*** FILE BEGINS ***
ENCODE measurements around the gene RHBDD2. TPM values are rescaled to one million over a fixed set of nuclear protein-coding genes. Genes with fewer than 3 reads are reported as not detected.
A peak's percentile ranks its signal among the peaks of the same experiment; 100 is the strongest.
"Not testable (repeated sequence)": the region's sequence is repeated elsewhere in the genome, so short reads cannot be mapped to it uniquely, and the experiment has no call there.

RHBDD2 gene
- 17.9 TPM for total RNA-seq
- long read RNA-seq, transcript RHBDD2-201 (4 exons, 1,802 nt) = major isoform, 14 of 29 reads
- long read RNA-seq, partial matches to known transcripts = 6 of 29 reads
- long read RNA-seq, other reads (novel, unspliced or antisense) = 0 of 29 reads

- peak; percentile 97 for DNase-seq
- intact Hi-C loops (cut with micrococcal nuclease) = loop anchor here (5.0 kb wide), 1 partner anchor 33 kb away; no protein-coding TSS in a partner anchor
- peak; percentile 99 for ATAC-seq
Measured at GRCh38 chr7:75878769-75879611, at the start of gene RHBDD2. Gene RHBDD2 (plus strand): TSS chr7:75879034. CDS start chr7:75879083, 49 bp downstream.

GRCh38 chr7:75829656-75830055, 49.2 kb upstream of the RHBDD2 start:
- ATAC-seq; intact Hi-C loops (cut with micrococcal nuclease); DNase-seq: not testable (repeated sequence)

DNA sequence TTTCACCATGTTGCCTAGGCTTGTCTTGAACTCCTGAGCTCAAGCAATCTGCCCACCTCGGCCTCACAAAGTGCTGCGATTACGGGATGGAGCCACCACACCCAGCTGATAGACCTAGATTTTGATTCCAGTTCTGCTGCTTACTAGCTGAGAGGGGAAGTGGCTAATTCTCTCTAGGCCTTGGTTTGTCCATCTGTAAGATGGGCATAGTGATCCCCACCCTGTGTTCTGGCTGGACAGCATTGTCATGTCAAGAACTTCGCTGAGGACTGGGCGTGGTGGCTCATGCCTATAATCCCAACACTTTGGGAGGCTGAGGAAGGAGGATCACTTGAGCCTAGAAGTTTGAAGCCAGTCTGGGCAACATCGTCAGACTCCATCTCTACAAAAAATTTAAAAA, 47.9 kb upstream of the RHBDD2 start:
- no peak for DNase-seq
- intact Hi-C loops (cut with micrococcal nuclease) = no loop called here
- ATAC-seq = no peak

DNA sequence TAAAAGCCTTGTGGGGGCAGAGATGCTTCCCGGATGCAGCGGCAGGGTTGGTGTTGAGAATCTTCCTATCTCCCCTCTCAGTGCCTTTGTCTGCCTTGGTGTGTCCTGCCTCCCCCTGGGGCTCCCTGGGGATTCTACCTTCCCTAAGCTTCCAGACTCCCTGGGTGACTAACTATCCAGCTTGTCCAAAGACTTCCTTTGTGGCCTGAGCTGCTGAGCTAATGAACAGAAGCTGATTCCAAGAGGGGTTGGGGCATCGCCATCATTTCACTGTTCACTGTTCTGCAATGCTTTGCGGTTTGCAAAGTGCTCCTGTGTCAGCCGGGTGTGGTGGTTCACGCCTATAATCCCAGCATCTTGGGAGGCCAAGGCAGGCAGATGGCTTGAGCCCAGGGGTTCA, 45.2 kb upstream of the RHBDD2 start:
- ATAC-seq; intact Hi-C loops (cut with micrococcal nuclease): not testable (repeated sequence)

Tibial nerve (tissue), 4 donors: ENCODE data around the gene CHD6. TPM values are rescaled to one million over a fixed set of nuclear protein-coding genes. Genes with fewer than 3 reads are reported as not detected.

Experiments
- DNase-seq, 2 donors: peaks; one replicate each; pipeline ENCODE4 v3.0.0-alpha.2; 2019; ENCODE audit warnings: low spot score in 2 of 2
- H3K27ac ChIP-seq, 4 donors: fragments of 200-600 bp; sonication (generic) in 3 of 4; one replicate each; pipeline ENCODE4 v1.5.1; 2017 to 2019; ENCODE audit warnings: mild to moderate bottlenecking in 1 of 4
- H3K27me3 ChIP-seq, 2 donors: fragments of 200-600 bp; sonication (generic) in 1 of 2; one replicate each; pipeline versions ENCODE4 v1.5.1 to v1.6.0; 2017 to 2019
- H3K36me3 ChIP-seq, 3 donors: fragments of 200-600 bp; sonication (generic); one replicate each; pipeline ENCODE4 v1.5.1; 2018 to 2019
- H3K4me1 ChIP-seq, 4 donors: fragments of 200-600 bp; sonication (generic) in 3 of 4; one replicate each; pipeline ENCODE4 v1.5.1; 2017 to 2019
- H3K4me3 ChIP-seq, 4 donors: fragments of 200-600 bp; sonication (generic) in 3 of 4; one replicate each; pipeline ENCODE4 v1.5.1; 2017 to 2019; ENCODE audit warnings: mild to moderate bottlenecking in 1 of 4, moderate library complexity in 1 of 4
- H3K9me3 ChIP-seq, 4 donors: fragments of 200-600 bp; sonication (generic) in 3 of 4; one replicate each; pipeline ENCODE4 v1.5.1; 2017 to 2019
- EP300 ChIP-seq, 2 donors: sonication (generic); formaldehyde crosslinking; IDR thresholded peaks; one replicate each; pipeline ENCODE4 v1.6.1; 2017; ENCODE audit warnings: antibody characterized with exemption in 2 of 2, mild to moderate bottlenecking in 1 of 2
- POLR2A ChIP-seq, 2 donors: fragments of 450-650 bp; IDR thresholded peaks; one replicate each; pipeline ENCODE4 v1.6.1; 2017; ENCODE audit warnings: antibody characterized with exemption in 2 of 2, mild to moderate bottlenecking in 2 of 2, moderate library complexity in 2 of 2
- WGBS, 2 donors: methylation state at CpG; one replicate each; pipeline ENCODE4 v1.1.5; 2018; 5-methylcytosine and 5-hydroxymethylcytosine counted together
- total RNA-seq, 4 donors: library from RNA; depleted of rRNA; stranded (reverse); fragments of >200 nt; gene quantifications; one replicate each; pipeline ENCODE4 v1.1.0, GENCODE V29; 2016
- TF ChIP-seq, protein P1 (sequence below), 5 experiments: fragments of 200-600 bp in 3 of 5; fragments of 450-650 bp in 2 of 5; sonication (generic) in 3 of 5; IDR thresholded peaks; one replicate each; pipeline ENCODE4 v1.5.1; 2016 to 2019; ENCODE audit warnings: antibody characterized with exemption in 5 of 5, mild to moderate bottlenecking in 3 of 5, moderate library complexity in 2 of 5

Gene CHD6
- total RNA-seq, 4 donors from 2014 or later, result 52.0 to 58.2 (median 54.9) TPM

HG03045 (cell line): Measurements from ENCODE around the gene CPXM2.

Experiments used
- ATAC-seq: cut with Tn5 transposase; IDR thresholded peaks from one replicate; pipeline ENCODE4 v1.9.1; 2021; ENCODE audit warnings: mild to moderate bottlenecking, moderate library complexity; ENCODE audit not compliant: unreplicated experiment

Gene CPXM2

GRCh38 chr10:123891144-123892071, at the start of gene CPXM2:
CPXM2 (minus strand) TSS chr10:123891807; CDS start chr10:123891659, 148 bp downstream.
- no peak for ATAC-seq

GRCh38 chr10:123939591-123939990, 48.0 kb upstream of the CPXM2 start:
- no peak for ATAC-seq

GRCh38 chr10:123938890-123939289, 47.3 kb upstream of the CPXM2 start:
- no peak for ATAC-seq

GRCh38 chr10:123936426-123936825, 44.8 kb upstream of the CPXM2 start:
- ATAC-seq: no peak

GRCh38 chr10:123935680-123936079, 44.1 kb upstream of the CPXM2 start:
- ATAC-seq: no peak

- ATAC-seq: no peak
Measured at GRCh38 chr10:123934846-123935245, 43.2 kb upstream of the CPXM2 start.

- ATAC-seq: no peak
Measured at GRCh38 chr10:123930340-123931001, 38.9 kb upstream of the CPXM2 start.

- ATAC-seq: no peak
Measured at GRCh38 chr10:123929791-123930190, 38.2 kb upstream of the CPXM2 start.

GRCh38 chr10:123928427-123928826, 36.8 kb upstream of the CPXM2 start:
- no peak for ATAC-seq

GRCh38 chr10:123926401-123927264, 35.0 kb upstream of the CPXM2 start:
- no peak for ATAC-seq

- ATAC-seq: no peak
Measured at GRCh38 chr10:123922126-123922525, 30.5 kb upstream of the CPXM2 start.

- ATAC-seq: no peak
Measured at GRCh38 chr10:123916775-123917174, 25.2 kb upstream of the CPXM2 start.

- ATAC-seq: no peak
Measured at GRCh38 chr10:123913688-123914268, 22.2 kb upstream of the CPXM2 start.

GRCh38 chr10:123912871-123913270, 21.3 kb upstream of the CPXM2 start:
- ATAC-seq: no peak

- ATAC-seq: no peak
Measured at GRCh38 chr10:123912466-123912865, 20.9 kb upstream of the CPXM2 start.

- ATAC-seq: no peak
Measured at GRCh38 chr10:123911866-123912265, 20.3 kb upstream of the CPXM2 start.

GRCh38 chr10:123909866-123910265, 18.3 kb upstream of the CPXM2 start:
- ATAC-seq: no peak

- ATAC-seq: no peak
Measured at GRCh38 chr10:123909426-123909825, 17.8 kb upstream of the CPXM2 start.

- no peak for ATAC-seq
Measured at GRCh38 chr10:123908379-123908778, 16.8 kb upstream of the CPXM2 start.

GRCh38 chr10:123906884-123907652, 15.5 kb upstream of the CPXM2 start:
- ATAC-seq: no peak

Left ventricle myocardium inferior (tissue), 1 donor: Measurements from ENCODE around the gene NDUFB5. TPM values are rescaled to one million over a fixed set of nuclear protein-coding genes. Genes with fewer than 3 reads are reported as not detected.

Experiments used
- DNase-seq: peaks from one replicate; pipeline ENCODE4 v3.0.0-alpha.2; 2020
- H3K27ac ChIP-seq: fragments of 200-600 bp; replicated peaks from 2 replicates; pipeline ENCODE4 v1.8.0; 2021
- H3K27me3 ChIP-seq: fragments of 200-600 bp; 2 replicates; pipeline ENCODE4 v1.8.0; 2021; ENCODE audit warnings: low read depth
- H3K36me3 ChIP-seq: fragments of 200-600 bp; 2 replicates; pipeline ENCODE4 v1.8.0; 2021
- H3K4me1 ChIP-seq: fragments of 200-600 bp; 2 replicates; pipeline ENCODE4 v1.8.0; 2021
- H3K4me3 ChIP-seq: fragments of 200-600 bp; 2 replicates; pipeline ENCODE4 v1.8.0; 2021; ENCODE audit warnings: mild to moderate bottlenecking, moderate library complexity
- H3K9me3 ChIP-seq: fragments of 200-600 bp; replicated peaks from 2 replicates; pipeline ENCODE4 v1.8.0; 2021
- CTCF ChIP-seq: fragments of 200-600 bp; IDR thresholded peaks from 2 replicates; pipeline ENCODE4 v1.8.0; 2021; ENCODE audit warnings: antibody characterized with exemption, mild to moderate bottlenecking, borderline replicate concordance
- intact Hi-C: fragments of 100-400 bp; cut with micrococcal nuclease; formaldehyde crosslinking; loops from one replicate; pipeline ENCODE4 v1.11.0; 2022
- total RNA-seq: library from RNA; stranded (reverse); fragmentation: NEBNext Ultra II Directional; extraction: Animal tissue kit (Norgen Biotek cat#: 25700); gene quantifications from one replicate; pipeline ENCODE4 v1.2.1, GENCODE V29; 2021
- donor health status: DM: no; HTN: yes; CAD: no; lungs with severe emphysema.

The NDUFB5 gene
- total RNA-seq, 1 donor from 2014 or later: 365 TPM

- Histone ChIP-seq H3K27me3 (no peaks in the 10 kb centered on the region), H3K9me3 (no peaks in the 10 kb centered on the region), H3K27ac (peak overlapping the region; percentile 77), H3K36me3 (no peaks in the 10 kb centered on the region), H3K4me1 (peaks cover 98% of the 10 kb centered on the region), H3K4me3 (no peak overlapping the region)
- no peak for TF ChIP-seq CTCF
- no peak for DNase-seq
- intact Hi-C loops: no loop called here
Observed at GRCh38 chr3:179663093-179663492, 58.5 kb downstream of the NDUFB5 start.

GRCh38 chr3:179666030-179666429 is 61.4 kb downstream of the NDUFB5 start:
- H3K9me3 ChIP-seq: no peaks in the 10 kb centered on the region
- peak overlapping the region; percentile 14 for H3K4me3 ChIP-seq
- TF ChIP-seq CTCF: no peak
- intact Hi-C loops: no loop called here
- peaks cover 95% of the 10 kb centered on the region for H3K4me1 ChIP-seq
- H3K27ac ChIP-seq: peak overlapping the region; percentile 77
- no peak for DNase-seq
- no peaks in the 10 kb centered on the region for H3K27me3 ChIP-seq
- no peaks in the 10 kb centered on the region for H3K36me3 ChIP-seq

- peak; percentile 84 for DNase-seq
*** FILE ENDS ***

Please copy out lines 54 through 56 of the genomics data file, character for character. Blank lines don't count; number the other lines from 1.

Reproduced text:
- ATAC-seq: no peak
Measured at GRCh38 chr10:123930340-123931001, 38.9 kb upstream of the CPXM2 start.

- ATAC-seq: no peak